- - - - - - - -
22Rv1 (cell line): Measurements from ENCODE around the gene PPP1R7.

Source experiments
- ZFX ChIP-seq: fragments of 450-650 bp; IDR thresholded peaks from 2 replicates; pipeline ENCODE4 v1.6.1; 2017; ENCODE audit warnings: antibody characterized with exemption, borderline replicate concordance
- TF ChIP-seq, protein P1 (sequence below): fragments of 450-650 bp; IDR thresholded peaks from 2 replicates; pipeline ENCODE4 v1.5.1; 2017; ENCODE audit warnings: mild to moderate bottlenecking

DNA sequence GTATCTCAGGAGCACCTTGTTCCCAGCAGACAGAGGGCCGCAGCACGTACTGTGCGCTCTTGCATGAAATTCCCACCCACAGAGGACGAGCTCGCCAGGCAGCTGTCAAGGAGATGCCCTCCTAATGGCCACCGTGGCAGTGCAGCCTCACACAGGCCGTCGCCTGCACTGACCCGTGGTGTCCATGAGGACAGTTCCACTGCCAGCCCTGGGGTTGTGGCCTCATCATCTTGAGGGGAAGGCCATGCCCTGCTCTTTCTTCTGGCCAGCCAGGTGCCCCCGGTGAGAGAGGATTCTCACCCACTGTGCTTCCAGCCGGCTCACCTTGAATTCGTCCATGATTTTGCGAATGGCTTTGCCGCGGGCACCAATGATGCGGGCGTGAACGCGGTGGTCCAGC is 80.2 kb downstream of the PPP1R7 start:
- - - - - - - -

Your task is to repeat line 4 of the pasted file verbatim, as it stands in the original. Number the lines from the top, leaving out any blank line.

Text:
- TF ChIP-seq, protein P1 (sequence below): fragments of 450-650 bp; IDR thresholded peaks from 2 replicates; pipeline ENCODE4 v1.5.1; 2017; ENCODE audit warnings: mild to moderate bottlenecking